We oppose “capping” the number of rental units in public housing



According to an exclusive interview with Ming Pao, the Chief Executive mentioned that 800,000 rental public housing units were sufficient to meet the needs of the grassroots. Given that currently there are close to 300,000 applications for public housing and that the average time on the waitlist for a family is as long as 4.7 years, we have no choice but to disagree with the Chief Executive that “capping” the number of rental public housing units is the right idea.

We believe that it is a core responsibility of government housing policy to provide rental public housing units that the grassroots could afford. Every HKSAR government since the Handover has strived to provide public housing units to applicants on the waitlist within an average of three years, creating the goal of “allocating a public rental housing flat in around three years’ time” for each applicant. Therefore, we hope that the current HKSAR government can continue to build enough new housing to meet this same goal. Because this goal hasn’t been achieved and the required public housing has not been constructed yet, we cannot understand how the government can promote “800,000 units” as sufficient to meet its responsibility?

Even though HOS housing has quite a bit of investment behind it, but to the hundreds of thousands of public housing applicants, only a few can ever qualify for the HOS. For the majority, the only way to acquire home ownership is to be able to rent a public housing unit. But if newly constructed public housing units are sold, this will certainly affect people on the waitlist. We understand that the HOS serves its purpose to circulate the supply of housing, but the entire process takes up to half a year and therefore will only extend the average waiting time of 4.7 years even further and will sacrifice those most in need of housing instead of helping them. We certainly believe that this is neither ideal nor fair.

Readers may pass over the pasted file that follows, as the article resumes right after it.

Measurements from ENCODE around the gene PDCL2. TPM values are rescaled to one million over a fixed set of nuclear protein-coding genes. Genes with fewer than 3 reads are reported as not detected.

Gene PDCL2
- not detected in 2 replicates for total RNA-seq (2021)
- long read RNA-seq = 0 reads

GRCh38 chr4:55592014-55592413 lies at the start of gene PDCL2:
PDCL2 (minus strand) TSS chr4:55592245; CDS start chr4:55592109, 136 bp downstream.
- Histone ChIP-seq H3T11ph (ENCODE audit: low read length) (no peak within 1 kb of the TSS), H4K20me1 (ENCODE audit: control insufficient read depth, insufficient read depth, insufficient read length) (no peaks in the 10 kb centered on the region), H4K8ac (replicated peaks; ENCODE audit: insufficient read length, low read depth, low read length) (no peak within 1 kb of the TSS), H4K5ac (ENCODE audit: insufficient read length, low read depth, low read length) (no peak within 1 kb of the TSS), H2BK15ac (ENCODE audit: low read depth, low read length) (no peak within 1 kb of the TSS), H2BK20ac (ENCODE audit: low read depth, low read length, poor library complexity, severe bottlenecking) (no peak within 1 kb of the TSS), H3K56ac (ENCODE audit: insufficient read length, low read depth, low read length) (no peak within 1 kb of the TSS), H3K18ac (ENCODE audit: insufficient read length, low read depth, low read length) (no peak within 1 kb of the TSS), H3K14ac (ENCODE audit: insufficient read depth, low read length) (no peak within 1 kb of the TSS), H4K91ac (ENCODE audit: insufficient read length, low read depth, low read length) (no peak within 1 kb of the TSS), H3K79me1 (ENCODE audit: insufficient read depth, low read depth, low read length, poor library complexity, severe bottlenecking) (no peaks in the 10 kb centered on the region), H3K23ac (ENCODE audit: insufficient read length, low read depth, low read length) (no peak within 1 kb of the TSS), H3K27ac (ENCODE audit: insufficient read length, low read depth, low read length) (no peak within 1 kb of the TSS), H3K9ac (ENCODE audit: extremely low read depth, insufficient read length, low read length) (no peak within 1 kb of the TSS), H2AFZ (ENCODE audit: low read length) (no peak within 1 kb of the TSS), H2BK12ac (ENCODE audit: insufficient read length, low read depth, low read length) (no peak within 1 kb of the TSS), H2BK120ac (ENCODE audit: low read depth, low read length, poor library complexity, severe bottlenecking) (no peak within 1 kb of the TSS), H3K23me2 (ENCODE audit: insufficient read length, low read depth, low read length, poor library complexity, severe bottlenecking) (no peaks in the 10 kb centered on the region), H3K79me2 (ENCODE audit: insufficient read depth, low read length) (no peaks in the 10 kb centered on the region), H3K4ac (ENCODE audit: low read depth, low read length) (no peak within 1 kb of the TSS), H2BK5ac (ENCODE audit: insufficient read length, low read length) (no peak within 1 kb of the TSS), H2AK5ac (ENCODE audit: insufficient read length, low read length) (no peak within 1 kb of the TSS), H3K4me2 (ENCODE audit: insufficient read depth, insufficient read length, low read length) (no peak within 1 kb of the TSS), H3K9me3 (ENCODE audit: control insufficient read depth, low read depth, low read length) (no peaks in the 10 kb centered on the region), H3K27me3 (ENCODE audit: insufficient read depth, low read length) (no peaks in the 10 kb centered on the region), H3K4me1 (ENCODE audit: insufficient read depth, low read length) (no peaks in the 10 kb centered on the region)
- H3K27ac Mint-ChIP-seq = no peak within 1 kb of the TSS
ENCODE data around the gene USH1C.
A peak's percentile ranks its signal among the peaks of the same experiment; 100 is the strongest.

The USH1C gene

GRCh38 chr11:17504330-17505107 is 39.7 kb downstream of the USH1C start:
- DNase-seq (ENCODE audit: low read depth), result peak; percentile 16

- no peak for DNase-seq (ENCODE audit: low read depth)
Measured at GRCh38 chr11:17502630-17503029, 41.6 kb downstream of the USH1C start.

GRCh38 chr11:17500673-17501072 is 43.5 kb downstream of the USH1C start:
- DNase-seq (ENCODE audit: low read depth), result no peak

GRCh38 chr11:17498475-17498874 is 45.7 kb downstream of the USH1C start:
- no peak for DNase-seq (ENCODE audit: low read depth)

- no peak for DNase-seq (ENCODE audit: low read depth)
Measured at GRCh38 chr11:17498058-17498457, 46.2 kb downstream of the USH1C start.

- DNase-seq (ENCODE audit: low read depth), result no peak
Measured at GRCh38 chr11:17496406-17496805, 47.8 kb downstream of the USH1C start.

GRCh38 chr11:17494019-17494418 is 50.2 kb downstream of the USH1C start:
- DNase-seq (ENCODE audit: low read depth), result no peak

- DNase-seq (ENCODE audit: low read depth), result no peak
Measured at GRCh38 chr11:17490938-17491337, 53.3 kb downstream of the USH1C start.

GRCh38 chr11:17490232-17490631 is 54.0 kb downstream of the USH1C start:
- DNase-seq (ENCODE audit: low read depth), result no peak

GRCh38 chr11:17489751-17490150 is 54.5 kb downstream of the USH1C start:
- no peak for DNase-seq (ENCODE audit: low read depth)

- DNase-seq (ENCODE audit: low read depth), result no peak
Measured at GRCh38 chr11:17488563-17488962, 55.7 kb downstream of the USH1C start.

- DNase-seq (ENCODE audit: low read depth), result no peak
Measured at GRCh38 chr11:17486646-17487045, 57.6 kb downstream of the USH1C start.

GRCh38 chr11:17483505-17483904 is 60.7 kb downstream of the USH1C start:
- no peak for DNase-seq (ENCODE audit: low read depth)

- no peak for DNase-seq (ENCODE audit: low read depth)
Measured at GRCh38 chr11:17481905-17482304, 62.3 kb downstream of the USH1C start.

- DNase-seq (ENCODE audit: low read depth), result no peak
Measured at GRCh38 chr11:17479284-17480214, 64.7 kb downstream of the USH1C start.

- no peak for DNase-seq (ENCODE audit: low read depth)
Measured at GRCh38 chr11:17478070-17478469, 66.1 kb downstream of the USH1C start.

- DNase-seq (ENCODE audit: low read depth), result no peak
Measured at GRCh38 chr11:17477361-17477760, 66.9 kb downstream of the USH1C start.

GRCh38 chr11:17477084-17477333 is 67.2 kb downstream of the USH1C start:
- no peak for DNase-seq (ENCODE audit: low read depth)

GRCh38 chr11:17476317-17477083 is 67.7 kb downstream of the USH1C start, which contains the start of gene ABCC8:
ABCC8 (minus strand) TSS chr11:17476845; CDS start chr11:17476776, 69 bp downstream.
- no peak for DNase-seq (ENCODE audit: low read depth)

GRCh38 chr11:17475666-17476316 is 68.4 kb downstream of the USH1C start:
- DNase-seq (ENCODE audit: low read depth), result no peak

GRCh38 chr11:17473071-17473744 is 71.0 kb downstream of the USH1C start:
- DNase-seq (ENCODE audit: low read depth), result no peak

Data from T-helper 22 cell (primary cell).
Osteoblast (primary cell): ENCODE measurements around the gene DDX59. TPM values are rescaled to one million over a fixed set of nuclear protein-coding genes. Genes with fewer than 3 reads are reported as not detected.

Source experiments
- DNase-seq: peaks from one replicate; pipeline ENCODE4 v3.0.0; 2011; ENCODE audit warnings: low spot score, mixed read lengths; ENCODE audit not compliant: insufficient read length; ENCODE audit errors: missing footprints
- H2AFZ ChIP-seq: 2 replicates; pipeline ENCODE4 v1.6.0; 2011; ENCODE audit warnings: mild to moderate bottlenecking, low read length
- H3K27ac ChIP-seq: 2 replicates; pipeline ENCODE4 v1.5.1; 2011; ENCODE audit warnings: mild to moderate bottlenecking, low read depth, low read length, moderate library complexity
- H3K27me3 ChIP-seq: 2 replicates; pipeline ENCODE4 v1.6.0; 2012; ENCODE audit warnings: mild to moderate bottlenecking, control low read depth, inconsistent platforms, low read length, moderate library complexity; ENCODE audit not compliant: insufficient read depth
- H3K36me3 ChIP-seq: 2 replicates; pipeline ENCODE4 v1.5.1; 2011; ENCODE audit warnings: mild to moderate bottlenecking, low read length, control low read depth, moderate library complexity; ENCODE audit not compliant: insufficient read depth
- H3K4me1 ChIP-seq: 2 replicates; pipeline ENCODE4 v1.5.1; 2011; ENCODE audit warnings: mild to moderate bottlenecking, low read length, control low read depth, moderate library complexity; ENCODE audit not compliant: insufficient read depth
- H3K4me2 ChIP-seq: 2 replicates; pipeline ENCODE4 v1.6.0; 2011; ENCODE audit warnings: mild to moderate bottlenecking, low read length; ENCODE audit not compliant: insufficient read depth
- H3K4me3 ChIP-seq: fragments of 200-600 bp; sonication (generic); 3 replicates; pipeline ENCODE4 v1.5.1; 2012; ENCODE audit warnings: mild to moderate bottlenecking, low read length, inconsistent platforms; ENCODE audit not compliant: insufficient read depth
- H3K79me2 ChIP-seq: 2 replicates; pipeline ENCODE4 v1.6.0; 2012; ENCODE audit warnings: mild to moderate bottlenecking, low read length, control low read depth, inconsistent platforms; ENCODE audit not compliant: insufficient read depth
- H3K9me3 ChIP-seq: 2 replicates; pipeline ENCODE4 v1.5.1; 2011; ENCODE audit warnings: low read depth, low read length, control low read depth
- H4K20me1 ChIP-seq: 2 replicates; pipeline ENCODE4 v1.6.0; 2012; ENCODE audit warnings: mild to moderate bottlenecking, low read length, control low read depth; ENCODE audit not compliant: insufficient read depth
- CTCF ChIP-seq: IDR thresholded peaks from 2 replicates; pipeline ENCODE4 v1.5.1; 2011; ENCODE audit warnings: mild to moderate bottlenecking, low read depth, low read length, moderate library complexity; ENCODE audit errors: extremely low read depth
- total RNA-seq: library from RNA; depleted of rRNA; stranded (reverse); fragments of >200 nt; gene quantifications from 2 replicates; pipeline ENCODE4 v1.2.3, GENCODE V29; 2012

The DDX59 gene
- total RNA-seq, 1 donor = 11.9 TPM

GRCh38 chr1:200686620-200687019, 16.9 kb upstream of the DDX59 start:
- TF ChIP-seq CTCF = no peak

Therefore, we repeat our opposition to the government “capping” the number of rental public housing units. Not only that, we ask that the government continue to build new public housing units and to strive to reach the goal of putting everyone on the waitlist into public housing within three years. If the goal cannot be reached, then the government should at least follow its “Long Term Housing Strategy” and build an average of 20,000 new public housing units per year.


Media Inquiries: Wilson Or (9266-1035) , Vincent Cheng (6373-1979)